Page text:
The chemistry crackles among Scoot McNairy, Mackenzie Davis, and Lee Pace, the three stars of AMC's Halt and Catch Fire, a quirky drama set during the early years of the home-computer revolution.
Halt generated disappointing ratings in its debut season, but AMC has stood by its drama and ordered a second season, which will debut May 31. Catch up with the first season on disc and digital download.
It's 1983. Two years have passed since IBM changed the world forever with the introduction of its personal computer. The market is controlled by corporate giants who set the agenda and the high prices.
Halt follows the travails of a visionary former IBM exec who strikes out on his own. He recruits a neurotic engineer (McNairy) and a very young prodigy (Davis), who can write code like there's no tomorrow.
The trio set out to do the unthinkable: To reverse-engineer IBM's operating system and use it to create a new line of affordable PCs. (www.anchorbayentertainment.com; $49.98 DVD; $59.99 Blu-ray)
Silicon Valley: Season 1. Beavis and Butt-head creator Mike Judge takes on the tech world in this HBO sitcom about six young geniuses who found a start-up company in Silicon Valley to develop a revolutionary thingamabob (a data-compression algorithm) they've created. (www.hbo.com; $39.98 DVD; $49.99)
The Legacy ("Arvingerne"). How do all these new Scandinavian imports manage so thoroughly to haunt viewers' imagination? We blame Stieg Larsson for getting us all hooked on the stuff. The latest entry in the genre is a stunning 10-episode Danish offering about a world-famous artist who is virtually on her deathbed when she finally tracks down the daughter she gave away as a baby two decades earlier. Left with more questions than answers after her mother's death, the young woman must navigate an entirely new world and deal with the three strangers who happen to be her siblings. (shop.mhznetworks.org; $49.95)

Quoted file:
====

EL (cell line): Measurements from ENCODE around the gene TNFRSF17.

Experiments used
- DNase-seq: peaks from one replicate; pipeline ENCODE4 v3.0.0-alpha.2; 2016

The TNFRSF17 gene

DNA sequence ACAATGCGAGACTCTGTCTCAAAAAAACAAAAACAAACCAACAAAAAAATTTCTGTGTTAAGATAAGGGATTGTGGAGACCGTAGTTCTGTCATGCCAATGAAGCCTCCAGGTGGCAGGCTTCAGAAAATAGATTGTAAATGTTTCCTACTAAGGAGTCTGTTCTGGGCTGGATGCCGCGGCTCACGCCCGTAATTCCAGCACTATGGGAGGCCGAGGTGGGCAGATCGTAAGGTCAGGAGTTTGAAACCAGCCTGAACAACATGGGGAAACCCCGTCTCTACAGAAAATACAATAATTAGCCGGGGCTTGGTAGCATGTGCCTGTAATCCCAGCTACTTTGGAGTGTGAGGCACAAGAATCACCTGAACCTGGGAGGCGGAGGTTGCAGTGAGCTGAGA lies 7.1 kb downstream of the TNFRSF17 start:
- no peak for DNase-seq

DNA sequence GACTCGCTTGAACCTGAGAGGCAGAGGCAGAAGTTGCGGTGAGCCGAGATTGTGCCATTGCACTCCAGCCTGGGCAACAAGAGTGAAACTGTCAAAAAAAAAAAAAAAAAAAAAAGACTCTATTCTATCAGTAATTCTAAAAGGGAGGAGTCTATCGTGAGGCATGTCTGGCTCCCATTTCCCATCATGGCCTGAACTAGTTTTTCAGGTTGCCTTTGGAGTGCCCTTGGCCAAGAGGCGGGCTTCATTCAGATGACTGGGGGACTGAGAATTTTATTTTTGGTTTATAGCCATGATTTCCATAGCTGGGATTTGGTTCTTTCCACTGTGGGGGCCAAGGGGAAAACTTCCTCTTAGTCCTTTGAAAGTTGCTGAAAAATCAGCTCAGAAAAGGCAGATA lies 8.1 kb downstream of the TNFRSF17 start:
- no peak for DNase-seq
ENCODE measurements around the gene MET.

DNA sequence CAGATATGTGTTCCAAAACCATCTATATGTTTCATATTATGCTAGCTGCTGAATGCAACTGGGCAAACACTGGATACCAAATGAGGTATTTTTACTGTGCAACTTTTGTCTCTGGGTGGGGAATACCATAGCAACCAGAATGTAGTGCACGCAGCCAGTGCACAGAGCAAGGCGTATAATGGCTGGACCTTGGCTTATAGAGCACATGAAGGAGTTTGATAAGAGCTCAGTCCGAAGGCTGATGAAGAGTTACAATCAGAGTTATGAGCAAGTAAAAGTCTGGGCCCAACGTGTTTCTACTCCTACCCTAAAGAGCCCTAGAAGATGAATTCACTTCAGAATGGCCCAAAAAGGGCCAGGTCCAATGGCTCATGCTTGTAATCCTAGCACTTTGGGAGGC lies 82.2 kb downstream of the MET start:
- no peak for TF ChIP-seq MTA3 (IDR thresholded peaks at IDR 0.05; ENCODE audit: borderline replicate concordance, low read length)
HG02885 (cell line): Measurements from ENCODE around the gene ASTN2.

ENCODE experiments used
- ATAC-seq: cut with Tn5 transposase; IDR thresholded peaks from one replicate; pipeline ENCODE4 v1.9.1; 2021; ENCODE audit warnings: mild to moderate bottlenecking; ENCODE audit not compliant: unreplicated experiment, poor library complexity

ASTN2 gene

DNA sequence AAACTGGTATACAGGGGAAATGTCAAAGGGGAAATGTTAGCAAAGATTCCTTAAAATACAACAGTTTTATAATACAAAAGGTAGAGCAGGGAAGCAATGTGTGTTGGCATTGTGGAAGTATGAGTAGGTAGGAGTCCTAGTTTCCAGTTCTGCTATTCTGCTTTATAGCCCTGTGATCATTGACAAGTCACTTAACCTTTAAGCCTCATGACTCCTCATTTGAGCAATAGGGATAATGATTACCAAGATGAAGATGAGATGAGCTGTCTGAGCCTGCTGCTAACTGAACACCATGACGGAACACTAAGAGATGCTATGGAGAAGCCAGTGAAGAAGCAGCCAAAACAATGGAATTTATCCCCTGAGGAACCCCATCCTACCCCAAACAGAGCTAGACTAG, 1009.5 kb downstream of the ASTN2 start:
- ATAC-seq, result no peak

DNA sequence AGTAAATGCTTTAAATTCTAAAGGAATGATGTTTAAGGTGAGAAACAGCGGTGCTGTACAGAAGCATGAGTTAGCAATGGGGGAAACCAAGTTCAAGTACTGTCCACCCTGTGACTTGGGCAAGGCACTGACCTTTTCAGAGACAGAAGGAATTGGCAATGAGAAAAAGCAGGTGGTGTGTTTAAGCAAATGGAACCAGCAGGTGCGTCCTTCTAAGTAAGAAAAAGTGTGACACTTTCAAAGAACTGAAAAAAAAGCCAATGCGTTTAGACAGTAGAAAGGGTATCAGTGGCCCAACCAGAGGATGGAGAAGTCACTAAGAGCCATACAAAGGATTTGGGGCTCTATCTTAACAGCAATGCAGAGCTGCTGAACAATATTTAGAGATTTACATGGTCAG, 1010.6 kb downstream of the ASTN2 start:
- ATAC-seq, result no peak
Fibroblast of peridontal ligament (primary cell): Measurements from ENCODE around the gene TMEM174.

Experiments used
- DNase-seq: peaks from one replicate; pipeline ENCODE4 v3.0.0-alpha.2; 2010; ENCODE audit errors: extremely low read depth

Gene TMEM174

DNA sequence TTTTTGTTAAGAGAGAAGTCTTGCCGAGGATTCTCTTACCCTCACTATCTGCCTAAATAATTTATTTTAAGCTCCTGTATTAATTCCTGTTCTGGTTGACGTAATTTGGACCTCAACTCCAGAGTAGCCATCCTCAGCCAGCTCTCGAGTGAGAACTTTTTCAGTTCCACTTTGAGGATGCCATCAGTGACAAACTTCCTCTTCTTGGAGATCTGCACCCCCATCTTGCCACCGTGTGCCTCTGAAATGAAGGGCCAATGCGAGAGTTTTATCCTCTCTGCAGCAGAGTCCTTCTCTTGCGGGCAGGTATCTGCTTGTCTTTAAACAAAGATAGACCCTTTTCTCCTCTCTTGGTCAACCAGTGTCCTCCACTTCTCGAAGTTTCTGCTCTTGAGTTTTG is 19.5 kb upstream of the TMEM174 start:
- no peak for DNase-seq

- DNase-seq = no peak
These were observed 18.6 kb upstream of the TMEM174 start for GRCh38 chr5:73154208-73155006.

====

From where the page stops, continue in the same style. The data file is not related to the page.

Sons of Liberty. Due May 26, this 270-minute mini-series about the early days of the American Revolution isn't the most accurate (star Ben Barnes' sexy Sam Adams is a good 20 years younger than the real Sam). But it's fun. (www.lionsgateshop.com; $26.98 DVD; $29.99 Blu-ray)
Masters of Sex: Season 2. Michael Sheen and Lizzy Caplan sizzle as sex scholars and lovers Masters and Johnson in Showtime's fact-based historical drama. (www.sonypictures.com; $55.99 DVD: $65.99 Blu-ray)
Covert Affairs: Season 5. Piper Perabo returns for the final season of USA Network's exciting and witty drama about a young, hot CIA officer who speaks about 19,000 languages and develops a remarkably deep relationship with her handler, a recently blinded former Special Forces he-man (Christopher Gorham). Sad to see this one go! (www.universalstudiosentertainment.com/; $39.98)
Orange is the New Black: Season 2. Due May 19 from Lionsgate, Netflix's remarkable adaptation of Piper Kerman's memoirs offers the most enjoyable way to experience life in a low-security women's prison. (www.lionsgateshop.com; $39.98 DVD; $39.97 Blu-ray)
The Mentalist: Season 7. Simon Baker, who was born on the Australian island of Tasmania (now, how cool is that?) is brilliant, funny, irritating, insufferable, and lovable all at the same time as a genius con-man-turned-crimefighter in this wonderful, breezy drama from Rome creator Bruno Heller. Costars Robin Tunney. Savor the final season. (www.wbshop.com; $39.98)
Unforgettable: Season 3. She retains with crystal clarity anything she's ever seen, heard, smelled, tasted, and so on. She's played by Poppy Montgomery and she catches killers. (www.paramount.com/movies/home-media; $59.99)